To me the diarist is not misleading at all. The market has estimated CCOH is worth far far less today than it was worth in the recent past. That massive dividend might be why ... but that means the pros know the terrible effect of vulture capitalism and they are de-valuing the upcoming corpse already.

          •  Ex-dividend (7+ / 0-)

            When a company pays a dividend (or more technically goes ex-dividend), the stock price goes down by about the amount of the dividend. That's perfectly logical - if you own an entity worth $10, and that entity pays you a dollar, then the entity will now be worth $9. You are in essentially the same position as before (except for taxes) - you now own something worth $9 and you have the dollar that was paid to you.  

            Normally dividend payments are small compared to the stock price - of the order of a few percent at most. In this case, there was a "special dividend" that amounted to a big fraction of the stock price. So the portion of the decline related to the dividend is not part of the drop in value of the stock.

            I have no doubt the parent company here will not be able to pay its debt in 2016 - they will need some sort of arrangement with their lenders to extend the maturity.

            •  I still do not grok (2+ / 0-)
              Recommended by:
              elwior, kaliope

              When a company with a single factory pays a 5% dividend it is doling out the profit it made from the production from that factory. The company still owns 100% of the factory. It did not sell off 5% of its self. The factory is still there the day after the dividend payment as presumably is capable of generating the same amount of production in the upcoming year. All else being equal, investors can expect the same dividend next year. So why would the cost of investment go down? The more successful a company is, the less it costs to invest in that company? I do not grok.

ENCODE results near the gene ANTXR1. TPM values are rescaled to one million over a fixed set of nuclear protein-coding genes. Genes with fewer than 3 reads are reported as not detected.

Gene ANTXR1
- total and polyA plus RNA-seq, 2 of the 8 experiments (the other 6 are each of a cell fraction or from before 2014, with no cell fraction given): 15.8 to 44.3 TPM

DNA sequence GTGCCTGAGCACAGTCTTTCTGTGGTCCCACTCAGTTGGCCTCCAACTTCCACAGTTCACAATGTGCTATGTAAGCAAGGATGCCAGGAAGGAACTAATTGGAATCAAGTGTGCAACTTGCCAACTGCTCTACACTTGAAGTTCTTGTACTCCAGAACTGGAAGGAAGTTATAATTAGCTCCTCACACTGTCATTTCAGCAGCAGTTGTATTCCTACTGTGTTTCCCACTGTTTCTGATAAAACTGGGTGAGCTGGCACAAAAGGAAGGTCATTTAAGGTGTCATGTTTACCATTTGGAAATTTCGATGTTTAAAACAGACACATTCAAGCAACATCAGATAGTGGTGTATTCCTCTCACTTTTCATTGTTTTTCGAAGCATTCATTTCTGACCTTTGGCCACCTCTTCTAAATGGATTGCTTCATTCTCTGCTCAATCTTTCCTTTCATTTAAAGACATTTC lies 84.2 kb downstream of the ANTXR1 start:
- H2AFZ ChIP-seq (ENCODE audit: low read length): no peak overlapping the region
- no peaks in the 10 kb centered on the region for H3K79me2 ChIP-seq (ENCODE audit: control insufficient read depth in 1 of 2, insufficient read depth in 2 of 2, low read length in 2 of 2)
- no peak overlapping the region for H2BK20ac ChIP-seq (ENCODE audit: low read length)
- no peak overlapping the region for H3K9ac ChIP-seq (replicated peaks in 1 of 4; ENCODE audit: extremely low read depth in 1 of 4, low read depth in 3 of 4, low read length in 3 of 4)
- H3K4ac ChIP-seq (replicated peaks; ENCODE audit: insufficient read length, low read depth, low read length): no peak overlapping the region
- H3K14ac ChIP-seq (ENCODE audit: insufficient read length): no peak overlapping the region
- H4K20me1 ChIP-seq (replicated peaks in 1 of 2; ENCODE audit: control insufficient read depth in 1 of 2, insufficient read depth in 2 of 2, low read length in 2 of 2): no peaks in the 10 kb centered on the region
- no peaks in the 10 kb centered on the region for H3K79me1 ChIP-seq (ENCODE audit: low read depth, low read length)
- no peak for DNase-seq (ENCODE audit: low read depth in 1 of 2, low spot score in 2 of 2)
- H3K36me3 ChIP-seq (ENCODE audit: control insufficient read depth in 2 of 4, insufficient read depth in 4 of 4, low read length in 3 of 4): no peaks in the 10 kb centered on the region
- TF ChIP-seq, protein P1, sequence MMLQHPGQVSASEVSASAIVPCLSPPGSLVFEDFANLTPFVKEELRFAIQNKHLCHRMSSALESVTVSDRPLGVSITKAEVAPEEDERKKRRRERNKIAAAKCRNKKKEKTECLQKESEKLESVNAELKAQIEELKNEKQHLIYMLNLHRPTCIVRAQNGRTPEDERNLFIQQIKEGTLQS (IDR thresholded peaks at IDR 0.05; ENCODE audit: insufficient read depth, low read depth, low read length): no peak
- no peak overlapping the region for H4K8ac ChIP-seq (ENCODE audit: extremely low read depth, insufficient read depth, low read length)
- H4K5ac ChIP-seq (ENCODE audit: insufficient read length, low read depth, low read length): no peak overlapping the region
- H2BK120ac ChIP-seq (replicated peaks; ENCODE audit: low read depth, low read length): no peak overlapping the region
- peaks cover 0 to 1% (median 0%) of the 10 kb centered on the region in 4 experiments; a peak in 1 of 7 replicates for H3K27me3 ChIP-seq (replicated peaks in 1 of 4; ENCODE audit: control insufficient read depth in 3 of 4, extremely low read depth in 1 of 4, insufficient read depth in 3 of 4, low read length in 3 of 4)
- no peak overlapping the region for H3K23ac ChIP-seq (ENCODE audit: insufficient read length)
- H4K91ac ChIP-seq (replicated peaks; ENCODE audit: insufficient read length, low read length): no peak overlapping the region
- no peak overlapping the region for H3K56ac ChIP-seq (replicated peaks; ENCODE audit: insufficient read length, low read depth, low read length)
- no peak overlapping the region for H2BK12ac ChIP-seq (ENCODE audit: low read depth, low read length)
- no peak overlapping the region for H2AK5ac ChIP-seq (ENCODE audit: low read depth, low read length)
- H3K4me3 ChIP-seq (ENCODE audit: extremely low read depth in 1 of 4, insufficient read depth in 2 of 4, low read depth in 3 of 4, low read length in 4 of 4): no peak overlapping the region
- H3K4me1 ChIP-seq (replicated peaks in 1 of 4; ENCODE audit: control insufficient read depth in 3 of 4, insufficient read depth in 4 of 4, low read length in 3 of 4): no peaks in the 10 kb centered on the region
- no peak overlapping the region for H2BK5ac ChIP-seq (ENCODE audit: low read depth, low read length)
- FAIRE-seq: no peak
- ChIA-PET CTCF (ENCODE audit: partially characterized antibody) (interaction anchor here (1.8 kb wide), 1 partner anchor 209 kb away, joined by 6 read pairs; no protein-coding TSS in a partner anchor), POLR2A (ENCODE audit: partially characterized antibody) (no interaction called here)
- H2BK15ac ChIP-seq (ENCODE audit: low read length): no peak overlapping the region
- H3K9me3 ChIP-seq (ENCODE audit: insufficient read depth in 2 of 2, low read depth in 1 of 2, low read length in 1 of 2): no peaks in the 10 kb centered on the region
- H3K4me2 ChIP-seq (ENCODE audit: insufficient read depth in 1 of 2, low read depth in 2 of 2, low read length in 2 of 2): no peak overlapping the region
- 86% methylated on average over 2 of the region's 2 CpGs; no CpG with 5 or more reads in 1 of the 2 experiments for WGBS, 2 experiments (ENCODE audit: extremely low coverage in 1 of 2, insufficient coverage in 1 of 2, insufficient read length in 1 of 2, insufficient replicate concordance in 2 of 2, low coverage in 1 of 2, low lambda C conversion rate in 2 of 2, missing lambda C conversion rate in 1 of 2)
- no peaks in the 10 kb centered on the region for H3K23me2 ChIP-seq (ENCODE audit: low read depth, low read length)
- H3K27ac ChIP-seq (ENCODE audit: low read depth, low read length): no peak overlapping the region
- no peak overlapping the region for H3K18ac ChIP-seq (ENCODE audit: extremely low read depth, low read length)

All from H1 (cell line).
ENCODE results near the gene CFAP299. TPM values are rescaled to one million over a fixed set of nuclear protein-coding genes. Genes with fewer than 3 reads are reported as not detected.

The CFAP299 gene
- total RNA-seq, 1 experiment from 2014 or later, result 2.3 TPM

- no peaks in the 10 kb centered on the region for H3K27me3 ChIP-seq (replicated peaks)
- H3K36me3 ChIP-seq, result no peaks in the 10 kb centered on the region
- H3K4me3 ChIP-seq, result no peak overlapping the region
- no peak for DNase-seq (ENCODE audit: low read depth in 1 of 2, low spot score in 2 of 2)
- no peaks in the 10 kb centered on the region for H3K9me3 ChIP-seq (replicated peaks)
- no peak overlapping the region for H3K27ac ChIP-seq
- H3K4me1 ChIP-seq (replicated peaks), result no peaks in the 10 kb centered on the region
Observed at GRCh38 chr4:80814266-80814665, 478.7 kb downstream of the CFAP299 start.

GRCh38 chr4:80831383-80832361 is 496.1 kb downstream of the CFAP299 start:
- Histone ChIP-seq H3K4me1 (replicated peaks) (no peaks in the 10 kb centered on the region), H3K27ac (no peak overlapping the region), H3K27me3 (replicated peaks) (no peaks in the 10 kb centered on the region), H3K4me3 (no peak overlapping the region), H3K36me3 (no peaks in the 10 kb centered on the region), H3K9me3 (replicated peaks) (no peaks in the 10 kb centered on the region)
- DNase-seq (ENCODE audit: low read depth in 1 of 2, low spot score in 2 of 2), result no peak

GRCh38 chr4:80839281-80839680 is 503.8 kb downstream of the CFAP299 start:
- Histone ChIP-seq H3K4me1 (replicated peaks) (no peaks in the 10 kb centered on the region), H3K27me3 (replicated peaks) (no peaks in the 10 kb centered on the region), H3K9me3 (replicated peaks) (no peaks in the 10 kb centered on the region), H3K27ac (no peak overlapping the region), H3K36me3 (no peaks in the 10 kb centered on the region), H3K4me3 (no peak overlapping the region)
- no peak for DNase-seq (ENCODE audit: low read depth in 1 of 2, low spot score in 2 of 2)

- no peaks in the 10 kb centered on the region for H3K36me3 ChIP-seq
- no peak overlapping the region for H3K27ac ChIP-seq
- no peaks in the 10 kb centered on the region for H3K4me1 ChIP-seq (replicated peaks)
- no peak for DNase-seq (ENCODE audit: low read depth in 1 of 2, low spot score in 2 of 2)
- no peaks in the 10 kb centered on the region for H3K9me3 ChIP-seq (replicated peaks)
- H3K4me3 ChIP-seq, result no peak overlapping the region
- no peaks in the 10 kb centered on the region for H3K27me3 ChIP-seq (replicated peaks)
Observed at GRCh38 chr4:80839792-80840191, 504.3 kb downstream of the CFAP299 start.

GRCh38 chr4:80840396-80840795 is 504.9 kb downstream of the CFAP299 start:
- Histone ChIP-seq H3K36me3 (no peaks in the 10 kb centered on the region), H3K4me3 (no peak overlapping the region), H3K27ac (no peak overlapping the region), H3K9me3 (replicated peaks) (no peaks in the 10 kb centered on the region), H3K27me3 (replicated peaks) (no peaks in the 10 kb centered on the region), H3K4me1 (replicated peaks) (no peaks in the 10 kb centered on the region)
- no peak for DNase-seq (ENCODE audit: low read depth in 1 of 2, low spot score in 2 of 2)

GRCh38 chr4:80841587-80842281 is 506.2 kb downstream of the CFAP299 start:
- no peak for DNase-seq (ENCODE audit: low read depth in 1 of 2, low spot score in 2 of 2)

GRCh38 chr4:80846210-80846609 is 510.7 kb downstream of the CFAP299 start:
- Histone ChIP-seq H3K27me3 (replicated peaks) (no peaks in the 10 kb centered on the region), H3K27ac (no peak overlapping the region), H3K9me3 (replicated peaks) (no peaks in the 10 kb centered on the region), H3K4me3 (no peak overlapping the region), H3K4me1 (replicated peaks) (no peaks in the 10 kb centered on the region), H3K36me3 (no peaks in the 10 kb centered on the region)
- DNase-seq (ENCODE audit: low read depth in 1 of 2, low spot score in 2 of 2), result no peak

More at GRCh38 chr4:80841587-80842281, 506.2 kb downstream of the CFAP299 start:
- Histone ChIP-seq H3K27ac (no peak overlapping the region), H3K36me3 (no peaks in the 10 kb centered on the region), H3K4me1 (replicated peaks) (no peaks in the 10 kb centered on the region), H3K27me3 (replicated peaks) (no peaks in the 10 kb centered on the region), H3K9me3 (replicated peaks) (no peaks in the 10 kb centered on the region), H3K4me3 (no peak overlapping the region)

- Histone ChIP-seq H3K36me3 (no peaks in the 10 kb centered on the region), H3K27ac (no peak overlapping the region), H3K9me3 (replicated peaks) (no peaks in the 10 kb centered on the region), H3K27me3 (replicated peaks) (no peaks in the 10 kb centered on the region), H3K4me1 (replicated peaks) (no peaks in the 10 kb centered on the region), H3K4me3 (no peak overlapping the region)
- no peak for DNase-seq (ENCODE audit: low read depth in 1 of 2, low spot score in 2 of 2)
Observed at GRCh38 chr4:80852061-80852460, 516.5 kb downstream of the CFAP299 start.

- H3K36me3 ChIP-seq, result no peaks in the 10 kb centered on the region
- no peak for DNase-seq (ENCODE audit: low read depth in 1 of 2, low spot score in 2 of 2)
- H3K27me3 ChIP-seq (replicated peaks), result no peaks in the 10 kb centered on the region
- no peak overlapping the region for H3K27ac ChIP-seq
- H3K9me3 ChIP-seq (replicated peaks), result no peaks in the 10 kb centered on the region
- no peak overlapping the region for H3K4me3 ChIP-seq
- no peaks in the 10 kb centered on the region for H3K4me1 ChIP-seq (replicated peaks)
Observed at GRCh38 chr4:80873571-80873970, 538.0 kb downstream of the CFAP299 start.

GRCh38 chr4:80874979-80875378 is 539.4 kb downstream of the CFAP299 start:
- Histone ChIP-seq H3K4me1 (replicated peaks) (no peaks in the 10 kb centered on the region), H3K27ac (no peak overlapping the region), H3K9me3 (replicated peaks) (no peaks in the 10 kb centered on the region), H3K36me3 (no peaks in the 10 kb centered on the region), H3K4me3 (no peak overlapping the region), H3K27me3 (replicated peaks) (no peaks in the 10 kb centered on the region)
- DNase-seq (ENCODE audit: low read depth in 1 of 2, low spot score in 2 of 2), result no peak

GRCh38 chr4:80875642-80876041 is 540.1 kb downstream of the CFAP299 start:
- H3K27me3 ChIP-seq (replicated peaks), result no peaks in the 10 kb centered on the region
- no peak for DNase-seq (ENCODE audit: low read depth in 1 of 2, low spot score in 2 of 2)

•  dividend and stock price (11+ / 0-)

                I don't think newton123 is saying that someone or something goes and mechanically changes the stock price ex-dividend.  I think s/he is saying that the market tends to reduce the stock price, ex-dividend, by approximately the value of the dividend paid.

                The logic here, in the mind of the market, is that the company was worth some amount prior to the dividend. The value of the company includes all assets, including cash. When a cash dividend is paid, the value of the company is reduced by the amount of the cash paid out.

                AFAIK this was not the attitude of the market in days past (say, 40 or 50 years ago) when a larger percentage of investor-owned companies paid dividends. In those days it was felt that a company that paid dividends did so because it was profitable and it would continue to be profitable -- and continue to pay dividends -- in the future.

                And, of course, a large part of the reason the market's attitude has changed is because of the vulture capitalists, who buy companies to bleed them via dividends, whether or not they are profitable.

                I hope this helps increase your grokitude. :)

                •  Yes it does (5+ / 0-)

                  Wall Street like everyone else is cutting things closer to the bone. (Because after all Wall Street drives so much corporate behavior.)

                  This explanation helps because you couch the mechanism in terms of market forces. That makes sense to me.

                  The bottom line then is the diarist is entirely correct. The CCOH price dropped to roughly 1/3rd its previous value after this huge dividend payout because market investors saw that dividend as destructive to the corporations overall value.